The pooled estimate of CRP difference was 2.30 mg/l (1.27–3.34; I2 = 92.8%, 95% CI: 90.0–94.8). CRP was higher in women who developed preeclampsia compared with the normotensive patients, demonstrating a positive association (Fig. 3). In the sensitivity analysis, the WMD ranged from 1.73 (0.99–2.47) to 2.55 (1.32–3.77). The lower limits of the CI never crossed zero, which indicates that the direction of the result is not modifiable by the exclusion of any single study. Although the studies of Ruma et al. and Tjoa et al. presented a quite high WMD in comparison to all other studies, the results from the sensitivity analysis excluding both at the same time, did not modify the direction of the results [WMD = 1.76 (0.79–2.73), I2 = 91.8%, 95% CI: 88.3–94.3].
Less heterogeneity was found considering the difference in BMI between groups. The WMD was lower in those studies whose groups were comparable in respect to BMI [0.85 (0.10–1.61); I2 = 25.3%, 95% CI: 0.0–68.6] compared with those in which BMI was significantly elevated in the preeclampsia group [2.01 (1.23–2.78); I2 = 0.0%, 95% CI: 0.0–68.8].
Low heterogeneity (I2 = 29.5%) and lower WMD [0.73 (0.21–1.26) vs. 3.60 (1.59–5.60)] was observed in the subgroup of studies that the mean and SD was estimated by formulas.
Additional subgroup analysis have shown lower WMD and more heterogeneous results for studies that used blood drawn in the second and/or third trimester [1.78 (0.37–3.19), I2 = 95.9%, 95% CI: 93.8–97.3] as opposed to studies that performed biochemical evaluation prior to the 13th week [3.35 (0.54–6.16), I2 = 87.9%, 95% CI: 74.3–94.3], whereas a significant association was found in studies that analyzed CRP in serum samples [2.01 (0.77–3.24), I2 = 94.1%, 95% CI: 91.5–96.0] but not in plasma specimen [3.28 (−0.14–6.70), I2 = 91.9%, 95% CI: 82.4–96.3]. The WMD was statistically significant irrespective of the design of each specific study, and studies evaluated as high quality did not show significant associations (Table 2) (see Figure, Supplemental Digital Content 4, which presents the forest plots for all subgroup analysis, http://links.lww.com/HJH/A213).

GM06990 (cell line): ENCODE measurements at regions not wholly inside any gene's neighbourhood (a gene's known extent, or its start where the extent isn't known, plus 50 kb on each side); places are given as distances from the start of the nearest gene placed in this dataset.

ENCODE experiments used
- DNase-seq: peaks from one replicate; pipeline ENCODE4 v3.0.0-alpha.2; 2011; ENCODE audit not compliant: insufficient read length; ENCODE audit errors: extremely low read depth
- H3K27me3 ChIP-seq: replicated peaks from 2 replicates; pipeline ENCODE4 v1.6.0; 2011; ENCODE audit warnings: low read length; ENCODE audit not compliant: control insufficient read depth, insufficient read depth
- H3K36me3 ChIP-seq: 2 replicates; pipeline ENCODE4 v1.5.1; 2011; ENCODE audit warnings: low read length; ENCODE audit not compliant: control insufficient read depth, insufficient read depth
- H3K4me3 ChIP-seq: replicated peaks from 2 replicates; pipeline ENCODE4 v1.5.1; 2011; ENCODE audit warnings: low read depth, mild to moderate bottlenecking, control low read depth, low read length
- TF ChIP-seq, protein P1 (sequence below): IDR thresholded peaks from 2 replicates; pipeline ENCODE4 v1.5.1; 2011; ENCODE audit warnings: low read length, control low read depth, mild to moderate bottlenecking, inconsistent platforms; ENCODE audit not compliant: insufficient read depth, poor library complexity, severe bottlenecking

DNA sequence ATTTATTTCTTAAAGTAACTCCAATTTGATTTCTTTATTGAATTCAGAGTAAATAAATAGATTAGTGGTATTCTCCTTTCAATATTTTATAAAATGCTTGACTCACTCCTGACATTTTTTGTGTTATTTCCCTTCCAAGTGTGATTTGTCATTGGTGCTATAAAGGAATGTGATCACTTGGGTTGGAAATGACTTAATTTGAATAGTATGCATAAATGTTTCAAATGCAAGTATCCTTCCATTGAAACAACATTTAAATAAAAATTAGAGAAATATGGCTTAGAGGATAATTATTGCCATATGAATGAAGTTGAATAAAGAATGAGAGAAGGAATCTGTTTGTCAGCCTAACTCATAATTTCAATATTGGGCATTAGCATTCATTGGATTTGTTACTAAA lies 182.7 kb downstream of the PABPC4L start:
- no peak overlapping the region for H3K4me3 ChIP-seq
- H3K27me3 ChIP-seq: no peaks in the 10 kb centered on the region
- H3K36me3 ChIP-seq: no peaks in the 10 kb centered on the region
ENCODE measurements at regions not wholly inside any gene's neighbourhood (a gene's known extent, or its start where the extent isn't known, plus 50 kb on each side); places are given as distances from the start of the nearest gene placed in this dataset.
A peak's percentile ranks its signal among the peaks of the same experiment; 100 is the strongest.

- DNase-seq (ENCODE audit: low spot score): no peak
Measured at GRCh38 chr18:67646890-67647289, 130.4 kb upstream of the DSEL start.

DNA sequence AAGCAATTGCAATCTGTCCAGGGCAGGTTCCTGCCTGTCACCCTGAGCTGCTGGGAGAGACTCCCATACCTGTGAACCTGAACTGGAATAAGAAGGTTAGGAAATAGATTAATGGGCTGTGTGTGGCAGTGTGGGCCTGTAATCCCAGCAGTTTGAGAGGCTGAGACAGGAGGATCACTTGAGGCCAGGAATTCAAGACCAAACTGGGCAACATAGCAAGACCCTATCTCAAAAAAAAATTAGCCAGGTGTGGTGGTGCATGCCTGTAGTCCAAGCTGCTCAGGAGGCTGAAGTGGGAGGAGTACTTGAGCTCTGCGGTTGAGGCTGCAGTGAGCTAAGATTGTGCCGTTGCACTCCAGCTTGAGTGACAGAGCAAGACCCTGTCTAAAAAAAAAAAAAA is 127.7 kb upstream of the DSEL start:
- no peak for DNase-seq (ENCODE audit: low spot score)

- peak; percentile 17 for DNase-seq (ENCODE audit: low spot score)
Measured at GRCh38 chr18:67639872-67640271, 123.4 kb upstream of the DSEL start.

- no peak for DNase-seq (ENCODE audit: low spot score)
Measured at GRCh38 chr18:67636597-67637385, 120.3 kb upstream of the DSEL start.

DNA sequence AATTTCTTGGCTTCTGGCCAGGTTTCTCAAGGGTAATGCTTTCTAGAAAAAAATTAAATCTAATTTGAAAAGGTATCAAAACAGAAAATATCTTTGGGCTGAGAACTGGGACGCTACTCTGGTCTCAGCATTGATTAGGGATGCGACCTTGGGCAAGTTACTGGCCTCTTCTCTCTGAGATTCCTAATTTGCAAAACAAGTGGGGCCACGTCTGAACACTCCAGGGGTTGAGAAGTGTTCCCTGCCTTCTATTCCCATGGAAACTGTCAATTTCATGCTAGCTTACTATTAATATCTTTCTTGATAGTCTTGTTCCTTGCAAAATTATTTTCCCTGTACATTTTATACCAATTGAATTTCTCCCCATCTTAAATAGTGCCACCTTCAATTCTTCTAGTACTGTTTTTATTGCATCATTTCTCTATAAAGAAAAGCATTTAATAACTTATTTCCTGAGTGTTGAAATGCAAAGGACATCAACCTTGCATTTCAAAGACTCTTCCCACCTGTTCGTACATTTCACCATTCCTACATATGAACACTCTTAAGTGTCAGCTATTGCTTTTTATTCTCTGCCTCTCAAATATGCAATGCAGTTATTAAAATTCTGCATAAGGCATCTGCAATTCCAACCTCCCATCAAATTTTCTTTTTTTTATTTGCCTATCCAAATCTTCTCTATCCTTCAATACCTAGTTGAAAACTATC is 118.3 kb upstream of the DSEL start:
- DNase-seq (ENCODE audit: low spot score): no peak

The univariate meta-regression has shown that a BMI imbalance between groups is a significant effect modifier of the relation between CRP and preeclampsia. For each 1.0 kg/m2 variation on BMI WMD between groups an increase of 0.38 mg/l on CRP WMD is expected (Fig. 4). No other variable included in the meta-regression model could explain the differences in WMD between studies (Table 3).
Multivariable meta-regression model showed that BMI remained significant (β = 0.35, 95% CI: 0.06–0.65, P-value = 0.025) when analysis was adjusted for age and method of estimation of mean and SD (Results not shown in tables).
Our meta-analysis results have shown a positive association between CRP levels and development of preeclampsia. The pooled estimated CRP mean difference between 727 women, who developed preeclampsia and 3538 controls was 2.30 mg/l (95% CI: 1.27–3.34). Meta-regression results confirmed that this association was modified by the weight status, as basically assessed by BMI. The difference in BMI between preeclampsia and control groups proved to be an important confounding factor, explaining the high heterogeneity of overall analyses. The WMD was found to be lower in studies comprising preeclampsia and control groups with similar BMI compared with studies among which BMI was significantly elevated in the preeclampsia group.
A central issue in establishing the usefulness of CRP as a marker of preeclampsia lies in its association with adiposity. There is a well known association among overweight, alterations in lipid concentrations and the activation of inflammatory markers [39–44]. Both of these metabolic disturbances are commonly present in pregnancies complicated by preeclampsia before the onset of the clinical syndrome [45,46]. In the present SLR, some studies may have found a spurious association, as they did not control for BMI [19,21,22,28,36]. Women who developed preeclampsia were likely to be found among those with higher mean BMI.